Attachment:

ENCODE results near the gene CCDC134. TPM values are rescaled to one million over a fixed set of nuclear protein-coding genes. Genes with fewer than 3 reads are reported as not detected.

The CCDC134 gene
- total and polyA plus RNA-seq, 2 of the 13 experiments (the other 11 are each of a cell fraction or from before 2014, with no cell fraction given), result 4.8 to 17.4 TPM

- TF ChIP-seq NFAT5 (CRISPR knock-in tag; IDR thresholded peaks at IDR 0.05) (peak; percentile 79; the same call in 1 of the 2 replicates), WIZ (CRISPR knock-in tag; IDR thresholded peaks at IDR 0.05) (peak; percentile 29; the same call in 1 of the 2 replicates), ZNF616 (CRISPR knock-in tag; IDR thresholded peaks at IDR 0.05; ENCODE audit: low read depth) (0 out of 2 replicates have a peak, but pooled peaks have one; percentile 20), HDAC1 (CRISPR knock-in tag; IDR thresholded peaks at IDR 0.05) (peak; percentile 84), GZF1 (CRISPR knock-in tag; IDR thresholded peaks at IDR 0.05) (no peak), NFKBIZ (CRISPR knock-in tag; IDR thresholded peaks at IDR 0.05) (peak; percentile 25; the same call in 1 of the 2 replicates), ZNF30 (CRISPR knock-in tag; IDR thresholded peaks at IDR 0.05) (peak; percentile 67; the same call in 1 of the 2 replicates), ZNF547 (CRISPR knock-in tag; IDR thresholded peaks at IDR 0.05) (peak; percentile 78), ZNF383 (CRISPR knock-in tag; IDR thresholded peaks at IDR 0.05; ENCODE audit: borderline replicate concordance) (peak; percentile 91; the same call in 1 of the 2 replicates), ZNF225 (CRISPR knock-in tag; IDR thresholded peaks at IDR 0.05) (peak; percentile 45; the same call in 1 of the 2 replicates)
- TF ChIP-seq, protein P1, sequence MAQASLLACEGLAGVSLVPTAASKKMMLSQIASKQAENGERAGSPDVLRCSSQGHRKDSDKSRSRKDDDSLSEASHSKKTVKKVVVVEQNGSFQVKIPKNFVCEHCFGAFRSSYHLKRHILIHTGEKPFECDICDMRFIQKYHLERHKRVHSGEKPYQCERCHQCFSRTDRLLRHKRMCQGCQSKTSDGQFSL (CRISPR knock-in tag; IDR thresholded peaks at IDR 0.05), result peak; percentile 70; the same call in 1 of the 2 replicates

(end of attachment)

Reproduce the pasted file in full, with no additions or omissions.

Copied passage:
ENCODE results near the gene CCDC134. TPM values are rescaled to one million over a fixed set of nuclear protein-coding genes. Genes with fewer than 3 reads are reported as not detected.

The CCDC134 gene
- total and polyA plus RNA-seq, 2 of the 13 experiments (the other 11 are each of a cell fraction or from before 2014, with no cell fraction given), result 4.8 to 17.4 TPM

- TF ChIP-seq NFAT5 (CRISPR knock-in tag; IDR thresholded peaks at IDR 0.05) (peak; percentile 79; the same call in 1 of the 2 replicates), WIZ (CRISPR knock-in tag; IDR thresholded peaks at IDR 0.05) (peak; percentile 29; the same call in 1 of the 2 replicates), ZNF616 (CRISPR knock-in tag; IDR thresholded peaks at IDR 0.05; ENCODE audit: low read depth) (0 out of 2 replicates have a peak, but pooled peaks have one; percentile 20), HDAC1 (CRISPR knock-in tag; IDR thresholded peaks at IDR 0.05) (peak; percentile 84), GZF1 (CRISPR knock-in tag; IDR thresholded peaks at IDR 0.05) (no peak), NFKBIZ (CRISPR knock-in tag; IDR thresholded peaks at IDR 0.05) (peak; percentile 25; the same call in 1 of the 2 replicates), ZNF30 (CRISPR knock-in tag; IDR thresholded peaks at IDR 0.05) (peak; percentile 67; the same call in 1 of the 2 replicates), ZNF547 (CRISPR knock-in tag; IDR thresholded peaks at IDR 0.05) (peak; percentile 78), ZNF383 (CRISPR knock-in tag; IDR thresholded peaks at IDR 0.05; ENCODE audit: borderline replicate concordance) (peak; percentile 91; the same call in 1 of the 2 replicates), ZNF225 (CRISPR knock-in tag; IDR thresholded peaks at IDR 0.05) (peak; percentile 45; the same call in 1 of the 2 replicates)
- TF ChIP-seq, protein P1, sequence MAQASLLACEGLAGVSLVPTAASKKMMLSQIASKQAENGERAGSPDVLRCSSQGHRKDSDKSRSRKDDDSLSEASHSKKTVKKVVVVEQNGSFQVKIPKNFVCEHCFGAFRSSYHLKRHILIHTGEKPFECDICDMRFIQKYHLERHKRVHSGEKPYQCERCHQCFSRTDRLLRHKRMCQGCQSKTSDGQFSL (CRISPR knock-in tag; IDR thresholded peaks at IDR 0.05), result peak; percentile 70; the same call in 1 of the 2 replicates